In addition to her committee assignments, she is the First Vice-Chair of the EP’s delegation to the EU-Ukraine Parliamentary Association Committee, member of the EU-Serbia delegation and to the EURONEST Parliamentary Assembly as well as a substitute member to the EU-Russia Parliamentary Cooperation Committee.
Prior to her EP mandate, she represented Lower Saxony in the German federal parliament (Bundestag) from 2009 to 2013 where she was the spokesperson for EU foreign relations and for sports policy. Already during her studies of agricultural economics, she worked in international projects in Russia, Belarus, Ukraine, Estonia, Poland and China. Ms. von Cramon was the Green’s spokesperson for the Green State Working Group on Consumer Protection, Food and Agriculture and later in the same function in the State Working Group on Europe and International Policy.
Filip Ejdus is an Associate Professor of Security Studies at the Faculty of Political Science, at the University of Belgrade. In his academic research, he studies how identity, memory, emotions and rationality affect security policy and international interventions. He also specializes in security sector reform, defence policy, civil-military relations and EU as a global actor. The geographic focus of his interests are the Western Balkans, the Horn of Africa and the Middle East. His most recent book is Crisis and Ontological Insecurity: Serbia’s Anxiety over Kosovo’s Secession (Palgrave Macmillan, 2020). He is also the founder and co-Editor in Chief of Journal of Regional Security. Filip is also the President of Central and Eastern European International Studies Association (CEEISA), board member of the Belgrade Centre for Security Policy (BCSP), and the co-chair of the Regional Stability in South East Europe Study Group at the PfP Consortium of Defence Academies and Security Studies Institutes (PfPC). Filip obtained his BA and PhD at the Faculty of Political Science, joint master degree at the LSE and Sciences Po Paris and was a Marie Curie Post-doctoral fellow at the University of Bristol.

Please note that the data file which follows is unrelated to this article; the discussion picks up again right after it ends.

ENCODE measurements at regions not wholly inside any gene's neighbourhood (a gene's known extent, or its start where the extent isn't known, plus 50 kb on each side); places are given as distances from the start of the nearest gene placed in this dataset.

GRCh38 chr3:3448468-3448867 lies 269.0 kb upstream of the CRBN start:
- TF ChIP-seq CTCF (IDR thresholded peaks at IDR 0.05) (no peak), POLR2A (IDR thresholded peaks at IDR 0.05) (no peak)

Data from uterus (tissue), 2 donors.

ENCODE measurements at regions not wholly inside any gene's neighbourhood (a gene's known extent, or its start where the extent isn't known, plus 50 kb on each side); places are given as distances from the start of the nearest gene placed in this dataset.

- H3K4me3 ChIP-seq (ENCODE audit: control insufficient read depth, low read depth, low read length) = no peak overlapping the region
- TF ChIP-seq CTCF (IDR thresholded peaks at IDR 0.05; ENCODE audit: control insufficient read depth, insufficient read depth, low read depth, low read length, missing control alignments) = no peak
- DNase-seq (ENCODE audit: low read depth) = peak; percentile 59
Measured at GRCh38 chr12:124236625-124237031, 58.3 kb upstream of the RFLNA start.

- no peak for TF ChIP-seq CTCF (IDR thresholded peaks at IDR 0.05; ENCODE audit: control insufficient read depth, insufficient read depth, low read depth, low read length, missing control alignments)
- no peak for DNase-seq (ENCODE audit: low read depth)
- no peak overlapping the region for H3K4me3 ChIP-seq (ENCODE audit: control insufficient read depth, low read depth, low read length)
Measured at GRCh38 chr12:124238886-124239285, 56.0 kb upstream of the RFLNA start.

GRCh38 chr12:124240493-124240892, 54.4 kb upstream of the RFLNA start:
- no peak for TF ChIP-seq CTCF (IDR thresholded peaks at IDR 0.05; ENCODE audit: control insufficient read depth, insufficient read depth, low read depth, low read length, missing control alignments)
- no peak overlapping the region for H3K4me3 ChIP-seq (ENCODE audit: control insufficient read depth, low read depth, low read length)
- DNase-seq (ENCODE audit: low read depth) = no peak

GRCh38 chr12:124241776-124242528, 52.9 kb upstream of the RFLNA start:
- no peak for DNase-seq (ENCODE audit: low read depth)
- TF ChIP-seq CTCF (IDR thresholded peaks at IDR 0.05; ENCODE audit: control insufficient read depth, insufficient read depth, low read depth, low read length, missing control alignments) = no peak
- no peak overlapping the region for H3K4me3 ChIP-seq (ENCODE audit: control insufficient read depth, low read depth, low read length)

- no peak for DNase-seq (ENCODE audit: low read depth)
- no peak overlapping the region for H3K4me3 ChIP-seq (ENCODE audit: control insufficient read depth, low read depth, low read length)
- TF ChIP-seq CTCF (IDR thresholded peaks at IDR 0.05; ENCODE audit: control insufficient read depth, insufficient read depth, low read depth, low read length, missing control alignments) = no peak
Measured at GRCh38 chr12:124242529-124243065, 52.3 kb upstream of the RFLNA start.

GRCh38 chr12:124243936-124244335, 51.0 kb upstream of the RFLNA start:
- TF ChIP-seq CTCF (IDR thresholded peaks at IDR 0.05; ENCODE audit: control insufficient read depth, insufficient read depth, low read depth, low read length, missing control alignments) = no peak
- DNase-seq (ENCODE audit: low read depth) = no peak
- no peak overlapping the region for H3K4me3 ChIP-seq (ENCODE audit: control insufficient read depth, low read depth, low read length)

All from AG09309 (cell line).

Cameron Munter is a global consultant based in Prague. He previously worked as a diplomat, academic and executive. He is currently Senior Fellow at the CEVRO Institute in Prague, and Non-Resident Distinguished Fellow at the Atlantic Council in Washington.
Munter was a Foreign Service Officer for nearly three decades. He was U.S. Ambassador to Pakistan 2010-2012, and to Serbia 2007-2009. He served twice in Iraq (in Mosul and in Baghdad). He was also a NSC Director for Central Europe in the Clinton and Bush White Houses, Chief of Staff of the NATO Enlargement Ratification Office, and served oversees in Warsaw, Prague, and Bonn.
After his retirement from the diplomatic service, he taught at Columbia Law School and Pomona College. He then became President and CEO of the EastWest Institute in New York, and there led extensive global track-two mediation efforts. He stepped down from the post at the end of 2019.